Tuesday, April 12, 2022

Achy Obejas’s Proud and Defiant Bilingual Verse—National Poetry Month 2022

                            Achy Obejas--Cuban and American, refugee, feminist and lesbian, Catholic and Sephardic Jew.

Achy Obejas is an example of the wide diversity of voices and perspectives that often get lumped together as Latinx. I first took note of her as a contributor to the local Logan Square community weekly newspaper.  I was active in the Logan Square Neighborhood Association in the early ‘80’s and her journalism was an important contribution to the community.  Later I watched as her star rose as a writer for the Chicago Tribune and as a literary figure.

Achy Obejas with her Cuban refugee family in Chicago.

Obejas was born in Cuba in 1956 into a family with Sephardic Jewish roots..  In ’63 her family became part of the mass exodus of anti-Castro dissidents and middle class citizens to the United States.  Unlike most exiles who settled in Miami and became a dominant force in that city, her family moved to the much smaller Chicago community which, living cheek-to-jowls with the much larger Puerto Rican community, often felt isolated.  Cubans were often mistrusted for their largely middle class origins and for the sometimes rabid anti-Communism.

Obejas honored and celebrated her Cuban heritage and culture.  On the other hand, she chaffed at the political expectations of her community as she became, as others in the second generation, increasingly politically progressive.  She also had to deal with her sexual identity. She became an outspoken feminist and open lesbian incorporating all of these experiences into an increasingly rich body of work as a journalist, memoirist, novelist, and poet with an international reputation.

Obejas's most widely read novel, Days of Awe, is semi-autobiographical and deals with a young Exile woman returning to Havana as a translator and discovering a family secret--the are descendants of Sephardic Jews forced to convert to Catholicism during the Spanish Inquisition.

She has written three novels, Memory Mambo in 1996, Days of Awe in 2001, and Ruins in 2009; the story collection We Came All the Way from Cuba So You Could Dress Like This?; and the poetry collection This is What Happened in Our Other Life.  All of this in addition to a prolific career as a journalist and magazine writer.  

Obejas now lives in San Francisco.

Boomerang/Bumerán, her latest book published by Beacon Books in 2021, confronts questions of immigration, love and liberation. Like a boomerang, these ideas return throughout the collection, even as its three sections each focus on a major theme.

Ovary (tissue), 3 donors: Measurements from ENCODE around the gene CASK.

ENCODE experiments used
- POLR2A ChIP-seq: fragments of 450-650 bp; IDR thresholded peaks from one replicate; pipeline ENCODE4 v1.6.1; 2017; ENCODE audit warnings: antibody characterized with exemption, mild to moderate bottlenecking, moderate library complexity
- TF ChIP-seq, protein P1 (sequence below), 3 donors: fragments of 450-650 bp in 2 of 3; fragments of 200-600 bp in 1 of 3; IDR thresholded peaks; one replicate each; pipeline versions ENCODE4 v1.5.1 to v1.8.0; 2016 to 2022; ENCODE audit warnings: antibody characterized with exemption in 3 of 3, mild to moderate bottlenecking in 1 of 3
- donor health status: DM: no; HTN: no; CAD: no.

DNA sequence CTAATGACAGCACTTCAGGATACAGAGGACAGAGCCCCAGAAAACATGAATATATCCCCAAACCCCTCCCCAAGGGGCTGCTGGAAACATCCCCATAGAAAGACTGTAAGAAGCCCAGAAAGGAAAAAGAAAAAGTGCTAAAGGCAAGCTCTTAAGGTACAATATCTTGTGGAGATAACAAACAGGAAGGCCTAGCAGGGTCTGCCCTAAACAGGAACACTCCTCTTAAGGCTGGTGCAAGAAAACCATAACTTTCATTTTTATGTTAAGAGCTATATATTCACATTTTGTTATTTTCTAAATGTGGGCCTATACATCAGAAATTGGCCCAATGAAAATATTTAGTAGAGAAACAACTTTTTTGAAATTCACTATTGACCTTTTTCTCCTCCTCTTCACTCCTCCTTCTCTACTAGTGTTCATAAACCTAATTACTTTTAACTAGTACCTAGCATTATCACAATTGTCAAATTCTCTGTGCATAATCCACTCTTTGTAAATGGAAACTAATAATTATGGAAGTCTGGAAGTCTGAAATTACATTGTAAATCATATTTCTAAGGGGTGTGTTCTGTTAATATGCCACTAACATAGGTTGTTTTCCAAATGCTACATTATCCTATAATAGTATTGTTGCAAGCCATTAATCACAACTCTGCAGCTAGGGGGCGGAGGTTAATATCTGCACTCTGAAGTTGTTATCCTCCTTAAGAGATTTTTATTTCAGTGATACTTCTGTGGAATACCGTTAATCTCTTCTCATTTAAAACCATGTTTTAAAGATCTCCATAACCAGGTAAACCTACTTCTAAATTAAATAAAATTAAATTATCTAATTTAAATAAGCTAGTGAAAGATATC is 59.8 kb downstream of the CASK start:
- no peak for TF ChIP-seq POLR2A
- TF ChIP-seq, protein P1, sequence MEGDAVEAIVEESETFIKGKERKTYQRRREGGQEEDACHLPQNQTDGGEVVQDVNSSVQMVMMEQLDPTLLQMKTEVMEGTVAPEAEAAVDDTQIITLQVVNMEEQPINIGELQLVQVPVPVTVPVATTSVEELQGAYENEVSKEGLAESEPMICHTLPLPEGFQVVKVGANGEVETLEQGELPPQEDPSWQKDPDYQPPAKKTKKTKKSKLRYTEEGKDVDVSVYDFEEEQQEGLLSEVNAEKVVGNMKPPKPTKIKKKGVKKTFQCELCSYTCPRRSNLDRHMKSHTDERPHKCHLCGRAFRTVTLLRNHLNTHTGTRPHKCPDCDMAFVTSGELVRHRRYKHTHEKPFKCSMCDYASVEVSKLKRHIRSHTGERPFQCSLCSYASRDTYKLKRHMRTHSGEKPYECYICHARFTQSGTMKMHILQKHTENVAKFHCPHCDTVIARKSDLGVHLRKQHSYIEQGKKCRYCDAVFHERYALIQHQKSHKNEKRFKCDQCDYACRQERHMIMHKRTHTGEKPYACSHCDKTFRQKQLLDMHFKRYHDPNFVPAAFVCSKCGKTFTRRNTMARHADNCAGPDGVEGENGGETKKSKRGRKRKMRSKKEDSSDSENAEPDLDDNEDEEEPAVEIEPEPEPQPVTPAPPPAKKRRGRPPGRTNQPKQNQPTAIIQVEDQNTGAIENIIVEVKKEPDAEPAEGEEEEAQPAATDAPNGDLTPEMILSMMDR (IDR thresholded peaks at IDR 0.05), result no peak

Every poem features an English and Spanish version, although the versions do not perfectly mirror one another, reflecting the nuances of both of her languages.  Bilingualism stakes out her own personal and political space.  Regardless of language, Obejas keeps the writing mostly gender-free.


Now the beat
(there is always a beat).
Now the drums
and the darkness within.
Now the dance.
The standoff.

Now the story about the jailer
who frees the future dictator out of pity.
Now his lover (the invisible ink).
Now the reports from the front.
Now the betrayal which becomes myth,
the homemade bomb that doesn’t go off,
the priest that intervenes (to his regret).

Now the carnival
that yields the (unexpected) victory.
And the sick.
And the wounded.
The triumphant speech before the multitude.

Now the same horizon
as yesterday,
orange instead of blue.

The damned circumstance.

Now the fleets.
Bactris cubensis, pinus cubensis, the strangler fig.

Repeat, repeat, ad infinitum.

Now the old man on the precipice.
Now the holy burden of being the last one standing.
Now the chess game in the afternoon.
And the milk rice pudding.
And the walk in the garden.
And the toenails that need to be clipped.

This is not History.

Pages marked with highlights.
The story reenacted for posterity.
Photos retouched for accuracy.
Events (an ordering).

This is how it was and it wasn’t
and how it really was.

Repeat, repeat, ad infinitum.

Now the clearing.
Now the bones along the ocean floor.

Achy Obejas


Ahora la clave
(siempre hay una clave).
Ahora los tambores
y la íntima oscuridad.
Ahora el baile.
La pausa.

Ahora la historia sobre el carcelero
que por piedad libera al futuro dictador.
Ahora su amante y la tinta invisible.
Ahora los informes desde el frente.
Ahora la traición que se convierte en mito,
la bomba casera que no explota,
el sacerdote que interviene (a su pesar).

Ahora el carnaval,
grito de victoria (inesperada).
Y los enfermos.
Y los heridos.
El discurso triunfal ante la multitud.

Ahora el horizonte (el mismo)
como ayer,
naranja en vez de azul.

La maldita circunstancia.

Ahora las flotas.
Bactris cubensis, pinus cubensis, higo estrangulador.

Repetir, repetir, ad infinitum.

Ahora el anciano en el precipicio.
Ahora el bendito compromiso de ser último en pie.
Ahora el juego de ajedrez por la tarde.
Arroz con leche.
Paseo por el jardín.
Las uñas de los pies que necesitan ser recortadas.

Esto no es historia.

Página marcada y subrayada.
La historia re-presentada para la posteridad.
Foto retocada con precisión.
Eventos (ordenados).

Así es como fue y no fue
y fue de verdad.

Ahora el claro.
Ahora los huesos a lo largo del piso del mar.

Achy Obejas

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